Last week I reviewed Star Gazing by Linda Gillard. I enjoyed the book, but criticised it for having a few too many coincidences. Linda wrote a thought provoking comment in response to the issues I raised and I thought it deserved a discussion of its own.
Here is what she had to say:
I’m really interested in the issue of fictional credibility. As an author I’m constantly trying to produce something that is a contradiction in terms: believable fiction. Or if you prefer, true lies.
We all know truth is far stranger than fiction, yet we apply personal criteria to fiction and drama and measure the worth of something according to whether or not we believe it. When a character does something we don’t believe she would do, we dismiss it as weak writing and very often it is. But who do you know who behaves consistently at all times? If someone behaves out of character, we think they must be unwell, stressed or perhaps using drugs. A response to suicide is very often, “He was the last person you’d expect to do something like that! He was always so cheery.” People behave unbelievably all the time, but in fiction we expect and demand consistency.
What about when authors describe events? What makes something believable? Was it believable that all of those Chilean miners got out alive and unharmed? If that was a movie, wouldn’t we have expected a few of them to die, as they do in THE MAGNIFICENT SEVEN? And what about Princess Diana’s death in a car crash, in Paris of all places, with her lover? If you gave a novel a climax like that, you’d be criticised for going over the top and tying up ends far too neatly, not to mention melodramatically.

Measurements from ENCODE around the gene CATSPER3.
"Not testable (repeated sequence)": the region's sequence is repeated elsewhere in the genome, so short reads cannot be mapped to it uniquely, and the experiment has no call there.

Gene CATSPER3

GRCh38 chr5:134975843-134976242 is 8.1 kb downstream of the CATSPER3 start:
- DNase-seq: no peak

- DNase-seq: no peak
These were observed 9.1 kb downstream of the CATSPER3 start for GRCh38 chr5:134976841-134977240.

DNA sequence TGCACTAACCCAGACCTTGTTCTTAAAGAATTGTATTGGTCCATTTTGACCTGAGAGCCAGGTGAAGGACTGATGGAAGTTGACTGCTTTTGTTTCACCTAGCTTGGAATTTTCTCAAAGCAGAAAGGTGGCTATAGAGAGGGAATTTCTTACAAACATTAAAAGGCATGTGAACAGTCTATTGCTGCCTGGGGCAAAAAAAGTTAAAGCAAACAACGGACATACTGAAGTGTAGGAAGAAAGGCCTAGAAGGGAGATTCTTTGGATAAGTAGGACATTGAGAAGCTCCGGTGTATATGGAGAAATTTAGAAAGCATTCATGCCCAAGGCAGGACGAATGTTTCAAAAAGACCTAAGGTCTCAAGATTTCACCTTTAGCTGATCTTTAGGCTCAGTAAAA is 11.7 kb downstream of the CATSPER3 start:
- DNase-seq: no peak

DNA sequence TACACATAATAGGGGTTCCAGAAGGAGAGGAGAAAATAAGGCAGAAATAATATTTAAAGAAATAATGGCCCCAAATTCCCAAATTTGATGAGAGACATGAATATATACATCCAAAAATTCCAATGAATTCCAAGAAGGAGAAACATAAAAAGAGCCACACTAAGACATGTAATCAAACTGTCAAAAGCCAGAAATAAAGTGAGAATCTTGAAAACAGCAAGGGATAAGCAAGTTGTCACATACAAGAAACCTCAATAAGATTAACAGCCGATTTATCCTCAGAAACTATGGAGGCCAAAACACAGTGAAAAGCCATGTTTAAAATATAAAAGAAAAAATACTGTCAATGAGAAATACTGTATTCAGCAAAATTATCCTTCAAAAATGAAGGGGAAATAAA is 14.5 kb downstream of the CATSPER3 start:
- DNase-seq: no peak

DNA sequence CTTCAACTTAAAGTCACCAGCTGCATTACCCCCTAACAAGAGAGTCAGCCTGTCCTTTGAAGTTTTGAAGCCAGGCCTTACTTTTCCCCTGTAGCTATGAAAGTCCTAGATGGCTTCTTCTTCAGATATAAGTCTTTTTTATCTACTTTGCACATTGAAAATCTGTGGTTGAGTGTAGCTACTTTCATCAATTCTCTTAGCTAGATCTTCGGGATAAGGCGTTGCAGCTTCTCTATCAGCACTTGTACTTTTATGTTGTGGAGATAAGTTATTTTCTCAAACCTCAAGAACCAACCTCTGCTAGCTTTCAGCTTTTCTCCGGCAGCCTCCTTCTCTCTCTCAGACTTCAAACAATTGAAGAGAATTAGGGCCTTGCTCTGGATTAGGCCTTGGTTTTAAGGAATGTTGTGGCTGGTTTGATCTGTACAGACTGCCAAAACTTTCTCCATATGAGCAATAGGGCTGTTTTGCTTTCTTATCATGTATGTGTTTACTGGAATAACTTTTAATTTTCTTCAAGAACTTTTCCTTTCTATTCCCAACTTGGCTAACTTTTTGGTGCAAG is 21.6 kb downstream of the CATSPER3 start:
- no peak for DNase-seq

So I’m conscious as a writer that I have to “tone down” reality to make my fiction look credible. I teach writing workshops and rookie writers will sometimes present chunks of raw autobiography as fiction. They’re mortified if I say, “I’m sorry, I just wasn’t convinced.” “But,” they exclaim, “it really happened! Exactly like that!” I have to explain there’s a big difference between something being true and something being credible and when writing fiction, it’s more important to be credible than true.
My favourite example of this is the opening page of GREAT EXPECTATIONS where Pip visits his family’s grave. Dickens apparently based this scene on a real graveyard where 12 little ones from the same family had been buried. Dickens thought this number would strain reader credulity, so for his opening scene he reduced it to seven.
As T S Eliot said, “Humankind cannot stand very much reality.”
Linda presents a convincing argument, but I think I must have a lower tolerance for coincidence than her. With the exception of science fiction/fantasy, where these rules are allowed to be broken, I like my fiction to be as realistic as possible. The problem is that I have no idea why this is the case. I know that strange things happen in the real world all the time, so why am I so averse to reading about them? I’d love some insight into this!
What do you think?
Should truth always be stranger than fiction?
Linda Gillard is the author of three books: A Lifetime Burning, Emotional Geology and Star Gazing.
Visit Linda’s website for more information about her writing.